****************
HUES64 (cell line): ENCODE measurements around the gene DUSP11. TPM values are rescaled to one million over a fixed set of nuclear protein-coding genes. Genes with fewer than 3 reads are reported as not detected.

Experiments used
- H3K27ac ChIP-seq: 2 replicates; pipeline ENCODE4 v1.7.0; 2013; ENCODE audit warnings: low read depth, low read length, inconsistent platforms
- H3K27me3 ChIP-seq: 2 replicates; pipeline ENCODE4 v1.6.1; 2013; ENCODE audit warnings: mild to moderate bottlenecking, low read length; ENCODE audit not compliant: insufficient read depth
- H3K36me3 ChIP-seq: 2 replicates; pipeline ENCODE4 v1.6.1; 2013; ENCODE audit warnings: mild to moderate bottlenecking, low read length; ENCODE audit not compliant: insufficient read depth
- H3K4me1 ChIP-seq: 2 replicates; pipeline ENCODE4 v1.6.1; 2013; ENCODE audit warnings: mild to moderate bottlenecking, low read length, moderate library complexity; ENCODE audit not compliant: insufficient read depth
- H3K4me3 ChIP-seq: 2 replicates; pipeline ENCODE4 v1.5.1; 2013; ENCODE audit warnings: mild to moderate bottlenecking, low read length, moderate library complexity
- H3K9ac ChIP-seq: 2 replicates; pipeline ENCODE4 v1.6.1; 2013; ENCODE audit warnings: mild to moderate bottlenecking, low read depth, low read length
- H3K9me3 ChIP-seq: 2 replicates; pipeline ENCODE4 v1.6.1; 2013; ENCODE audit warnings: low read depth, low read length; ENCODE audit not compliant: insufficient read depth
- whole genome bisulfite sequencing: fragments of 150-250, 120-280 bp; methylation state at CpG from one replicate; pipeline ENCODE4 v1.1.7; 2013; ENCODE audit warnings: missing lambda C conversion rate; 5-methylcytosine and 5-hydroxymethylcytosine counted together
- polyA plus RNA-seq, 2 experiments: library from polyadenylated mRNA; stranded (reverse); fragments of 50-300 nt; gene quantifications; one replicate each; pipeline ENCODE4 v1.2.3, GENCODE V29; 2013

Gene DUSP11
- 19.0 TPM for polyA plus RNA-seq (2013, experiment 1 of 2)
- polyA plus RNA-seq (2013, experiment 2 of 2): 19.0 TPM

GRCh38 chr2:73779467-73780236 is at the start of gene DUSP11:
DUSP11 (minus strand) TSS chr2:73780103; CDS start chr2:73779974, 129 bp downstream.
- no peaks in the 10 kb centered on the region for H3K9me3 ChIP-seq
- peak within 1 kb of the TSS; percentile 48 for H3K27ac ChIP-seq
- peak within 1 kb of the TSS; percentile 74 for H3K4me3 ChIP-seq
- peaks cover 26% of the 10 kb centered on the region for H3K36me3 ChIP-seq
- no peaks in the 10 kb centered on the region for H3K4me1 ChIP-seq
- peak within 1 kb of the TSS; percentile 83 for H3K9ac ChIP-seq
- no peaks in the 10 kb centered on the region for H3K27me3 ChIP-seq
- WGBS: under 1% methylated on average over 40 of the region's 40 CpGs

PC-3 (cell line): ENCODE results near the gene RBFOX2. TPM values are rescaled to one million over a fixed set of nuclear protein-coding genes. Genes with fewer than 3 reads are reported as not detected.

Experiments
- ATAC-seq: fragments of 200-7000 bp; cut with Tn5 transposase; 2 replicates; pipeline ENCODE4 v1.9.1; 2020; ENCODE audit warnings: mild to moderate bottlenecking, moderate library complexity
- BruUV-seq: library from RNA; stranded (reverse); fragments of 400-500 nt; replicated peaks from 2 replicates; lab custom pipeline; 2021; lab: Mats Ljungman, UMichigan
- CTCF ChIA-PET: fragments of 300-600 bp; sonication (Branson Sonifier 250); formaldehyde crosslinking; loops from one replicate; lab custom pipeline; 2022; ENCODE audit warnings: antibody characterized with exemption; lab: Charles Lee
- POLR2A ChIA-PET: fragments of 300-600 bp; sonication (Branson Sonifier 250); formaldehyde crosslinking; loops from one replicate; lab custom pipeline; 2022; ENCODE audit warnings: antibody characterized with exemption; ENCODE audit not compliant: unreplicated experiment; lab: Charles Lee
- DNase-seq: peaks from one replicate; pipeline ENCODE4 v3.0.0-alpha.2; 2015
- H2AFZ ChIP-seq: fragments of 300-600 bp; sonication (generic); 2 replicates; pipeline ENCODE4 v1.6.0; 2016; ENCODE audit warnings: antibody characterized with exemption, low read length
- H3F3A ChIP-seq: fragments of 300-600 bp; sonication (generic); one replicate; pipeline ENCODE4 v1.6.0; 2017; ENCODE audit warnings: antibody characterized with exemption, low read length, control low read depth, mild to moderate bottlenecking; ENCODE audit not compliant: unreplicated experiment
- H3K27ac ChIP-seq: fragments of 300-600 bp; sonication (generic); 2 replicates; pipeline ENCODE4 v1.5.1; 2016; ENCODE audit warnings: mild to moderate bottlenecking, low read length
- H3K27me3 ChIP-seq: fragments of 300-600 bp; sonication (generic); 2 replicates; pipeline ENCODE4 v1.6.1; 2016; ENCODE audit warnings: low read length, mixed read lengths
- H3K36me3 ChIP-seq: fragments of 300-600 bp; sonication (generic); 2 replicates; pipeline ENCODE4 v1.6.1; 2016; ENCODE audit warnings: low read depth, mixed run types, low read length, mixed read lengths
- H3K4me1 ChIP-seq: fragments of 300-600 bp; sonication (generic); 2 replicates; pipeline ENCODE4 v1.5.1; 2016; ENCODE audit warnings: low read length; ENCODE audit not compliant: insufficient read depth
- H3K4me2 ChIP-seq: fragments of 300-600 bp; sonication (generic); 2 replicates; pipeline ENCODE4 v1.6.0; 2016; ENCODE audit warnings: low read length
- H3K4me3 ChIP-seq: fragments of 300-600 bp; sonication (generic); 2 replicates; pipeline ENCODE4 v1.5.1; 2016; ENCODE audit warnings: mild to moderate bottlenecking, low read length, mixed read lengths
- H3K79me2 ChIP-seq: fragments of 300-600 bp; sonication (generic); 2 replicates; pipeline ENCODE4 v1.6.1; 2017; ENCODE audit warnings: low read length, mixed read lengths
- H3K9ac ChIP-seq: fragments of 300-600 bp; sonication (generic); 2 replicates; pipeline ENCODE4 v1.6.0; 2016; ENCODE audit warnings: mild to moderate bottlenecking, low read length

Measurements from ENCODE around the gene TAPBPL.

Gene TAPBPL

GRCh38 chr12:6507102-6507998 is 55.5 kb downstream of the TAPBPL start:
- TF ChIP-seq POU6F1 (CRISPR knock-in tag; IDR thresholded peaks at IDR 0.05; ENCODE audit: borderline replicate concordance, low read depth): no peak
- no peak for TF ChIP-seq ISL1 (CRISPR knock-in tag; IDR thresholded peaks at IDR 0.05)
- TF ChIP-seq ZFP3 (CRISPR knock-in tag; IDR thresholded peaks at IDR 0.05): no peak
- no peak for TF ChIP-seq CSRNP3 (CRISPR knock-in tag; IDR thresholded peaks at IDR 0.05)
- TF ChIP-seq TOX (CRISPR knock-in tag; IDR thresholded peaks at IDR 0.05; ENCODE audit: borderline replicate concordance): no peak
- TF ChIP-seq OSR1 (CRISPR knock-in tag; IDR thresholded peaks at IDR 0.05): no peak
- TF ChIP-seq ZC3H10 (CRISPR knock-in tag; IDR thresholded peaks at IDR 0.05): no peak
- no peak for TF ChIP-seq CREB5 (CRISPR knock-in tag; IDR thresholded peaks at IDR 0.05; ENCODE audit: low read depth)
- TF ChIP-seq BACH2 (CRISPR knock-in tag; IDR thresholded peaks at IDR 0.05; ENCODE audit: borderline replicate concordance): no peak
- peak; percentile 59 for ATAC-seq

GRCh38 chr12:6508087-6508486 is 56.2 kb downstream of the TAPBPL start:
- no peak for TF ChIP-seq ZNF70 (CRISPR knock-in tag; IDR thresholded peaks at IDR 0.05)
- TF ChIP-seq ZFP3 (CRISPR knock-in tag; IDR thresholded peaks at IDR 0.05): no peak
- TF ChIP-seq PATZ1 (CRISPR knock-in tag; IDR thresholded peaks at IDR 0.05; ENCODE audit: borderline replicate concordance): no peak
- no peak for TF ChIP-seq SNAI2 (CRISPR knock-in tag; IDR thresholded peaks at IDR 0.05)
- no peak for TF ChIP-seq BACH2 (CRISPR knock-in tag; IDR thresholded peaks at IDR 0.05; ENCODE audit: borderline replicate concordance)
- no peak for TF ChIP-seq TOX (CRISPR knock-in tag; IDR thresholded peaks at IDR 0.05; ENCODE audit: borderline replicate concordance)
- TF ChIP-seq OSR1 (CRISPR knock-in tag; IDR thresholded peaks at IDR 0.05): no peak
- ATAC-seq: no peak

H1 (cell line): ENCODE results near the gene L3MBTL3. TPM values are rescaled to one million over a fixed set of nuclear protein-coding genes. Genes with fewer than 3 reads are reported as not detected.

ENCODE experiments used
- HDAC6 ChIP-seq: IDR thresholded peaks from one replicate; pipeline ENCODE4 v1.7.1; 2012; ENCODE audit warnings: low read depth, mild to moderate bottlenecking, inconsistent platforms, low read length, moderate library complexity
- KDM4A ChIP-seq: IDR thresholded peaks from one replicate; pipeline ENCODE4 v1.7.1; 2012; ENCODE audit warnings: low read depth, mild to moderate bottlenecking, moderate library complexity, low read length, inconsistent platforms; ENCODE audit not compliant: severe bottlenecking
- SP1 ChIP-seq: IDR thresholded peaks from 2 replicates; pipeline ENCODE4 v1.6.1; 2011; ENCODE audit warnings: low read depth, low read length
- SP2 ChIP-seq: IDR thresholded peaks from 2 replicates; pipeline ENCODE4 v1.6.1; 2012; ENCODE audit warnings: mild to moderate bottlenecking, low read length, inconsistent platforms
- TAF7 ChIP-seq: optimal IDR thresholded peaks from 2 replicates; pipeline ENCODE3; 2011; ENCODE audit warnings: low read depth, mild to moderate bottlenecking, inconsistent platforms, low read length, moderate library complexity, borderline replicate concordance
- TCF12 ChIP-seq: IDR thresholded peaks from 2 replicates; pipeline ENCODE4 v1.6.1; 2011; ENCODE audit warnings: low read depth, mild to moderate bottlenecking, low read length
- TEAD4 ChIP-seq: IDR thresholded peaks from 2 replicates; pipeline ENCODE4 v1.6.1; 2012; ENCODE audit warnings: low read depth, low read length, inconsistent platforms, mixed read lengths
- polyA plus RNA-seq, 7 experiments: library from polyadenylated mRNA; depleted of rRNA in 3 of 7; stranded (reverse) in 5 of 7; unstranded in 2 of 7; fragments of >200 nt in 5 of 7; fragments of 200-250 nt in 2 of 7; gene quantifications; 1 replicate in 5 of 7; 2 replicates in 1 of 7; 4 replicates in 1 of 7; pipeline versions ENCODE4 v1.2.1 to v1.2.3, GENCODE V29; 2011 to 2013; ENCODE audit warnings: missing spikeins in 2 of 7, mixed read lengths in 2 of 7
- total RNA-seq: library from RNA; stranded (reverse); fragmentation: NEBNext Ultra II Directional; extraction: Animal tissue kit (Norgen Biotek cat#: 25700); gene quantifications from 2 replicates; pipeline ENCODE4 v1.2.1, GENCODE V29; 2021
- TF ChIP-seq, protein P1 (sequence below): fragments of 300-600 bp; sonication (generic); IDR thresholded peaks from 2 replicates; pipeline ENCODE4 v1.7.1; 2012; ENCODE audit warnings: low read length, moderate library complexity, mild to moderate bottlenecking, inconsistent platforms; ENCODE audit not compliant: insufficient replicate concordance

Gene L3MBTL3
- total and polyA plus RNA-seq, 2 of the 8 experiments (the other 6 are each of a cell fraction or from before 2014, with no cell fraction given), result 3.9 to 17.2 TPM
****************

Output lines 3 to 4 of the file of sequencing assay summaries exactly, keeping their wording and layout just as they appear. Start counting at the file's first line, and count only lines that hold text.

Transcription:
- H3K27ac ChIP-seq: 2 replicates; pipeline ENCODE4 v1.7.0; 2013; ENCODE audit warnings: low read depth, low read length, inconsistent platforms
- H3K27me3 ChIP-seq: 2 replicates; pipeline ENCODE4 v1.6.1; 2013; ENCODE audit warnings: mild to moderate bottlenecking, low read length; ENCODE audit not compliant: insufficient read depth